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Jewish World Review May 3, 2001 / 9 Iyar, 5761

Mary Beth McLaughlin

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Consumer Reports

Getting rid of private mortgage insurance -- It's been almost two years since a federal law went into effect requiring lenders to notify homeowners when they're eligible to stop paying private mortgage insurance, yet many are still making payments of about $100 a month.

The reasons are forgetfulness on the part of homeowners and confusion between the federal law and similar requirements recommended by two companies that buy the majority of home loans on the secondary market.

"If they get enough equity in their home, they can get rid of it (mortgage insurance)," said Bob Porter, of the appraisal firm Porter & Associates in Toledo, Ohio. "The interesting thing is, a lot of people aren't aware they can get it eliminated and they pay on these things way past the 20 percent level."

Private mortgage insurance, which the home buyer pays for, typically is required when the buyer's down payment is less than 20 percent of a home's purchase price. The insurance, which is to protect the lender in case the owner defaults, varies in cost based on the price of the house.

Once the buyer has made enough payments to lower the principal to less than 80 percent of the home's value or once the house's value appreciates enough to give the owner more than 20 percent equity, the insurance can be discontinued.

A 1999 federal law permits borrowers who bought a house on or after July 29, 1999, and who have a good payment history to seek from the lender an appraisal or market analysis that will show the 20 percent equity threshold was exceeded. Appraisals cost about $255; the market analysis is less.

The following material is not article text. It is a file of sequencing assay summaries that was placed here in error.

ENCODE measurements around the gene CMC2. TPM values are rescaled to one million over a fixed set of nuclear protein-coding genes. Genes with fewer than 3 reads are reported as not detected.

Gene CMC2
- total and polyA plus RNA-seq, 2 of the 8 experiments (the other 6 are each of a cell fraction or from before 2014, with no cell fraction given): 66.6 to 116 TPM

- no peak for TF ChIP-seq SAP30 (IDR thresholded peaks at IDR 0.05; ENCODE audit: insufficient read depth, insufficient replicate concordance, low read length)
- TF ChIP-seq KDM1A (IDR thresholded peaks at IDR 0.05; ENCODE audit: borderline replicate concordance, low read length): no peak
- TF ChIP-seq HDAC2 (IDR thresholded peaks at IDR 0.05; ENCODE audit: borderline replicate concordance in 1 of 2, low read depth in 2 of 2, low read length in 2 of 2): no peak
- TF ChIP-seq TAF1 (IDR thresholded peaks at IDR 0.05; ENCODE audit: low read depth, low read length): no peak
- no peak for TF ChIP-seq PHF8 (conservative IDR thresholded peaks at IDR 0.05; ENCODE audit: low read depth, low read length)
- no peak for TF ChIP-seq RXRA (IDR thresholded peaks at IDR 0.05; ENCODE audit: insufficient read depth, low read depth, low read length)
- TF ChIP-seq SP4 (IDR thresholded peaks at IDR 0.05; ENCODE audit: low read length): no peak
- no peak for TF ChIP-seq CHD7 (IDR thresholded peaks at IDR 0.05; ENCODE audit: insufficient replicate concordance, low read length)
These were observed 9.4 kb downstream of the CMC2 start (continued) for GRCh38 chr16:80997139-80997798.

Bob Sniegowski, a real estate agent with the Danberry Co., Realtors, in Toledo, estimates his company does 10 of these market studies a month. A few months ago it did none.

"It's nothing more than me going on a visit to someone's home, seeing what the updates are over the period of time, and going in and comparing that home to the existing homes on the market," he said.

Vicki Vidal, director of the Mortgage Bankers Association in Washington, said some homeowners are confused because the law provides for such a study if the borrower has made enough payments. However, Freddie Mac and Fannie Mae, two large buyers of home loans, permit a borrower to request cancellation of the private mortgage insurance if the value of a house has risen enough to give the owner a 20 percent equity, providing the owner has been current on payments and has lived in the house for at least five years.

If a lender gives you a hard time, be persistent. Alternately, if your mortgage rate is high, consider refinancing to get rid of the insurance and to get a lower interest rate.

Mary Beth McLaughlin writes for the Toledo Blade. Comment by clicking here.


© 2001, SHNS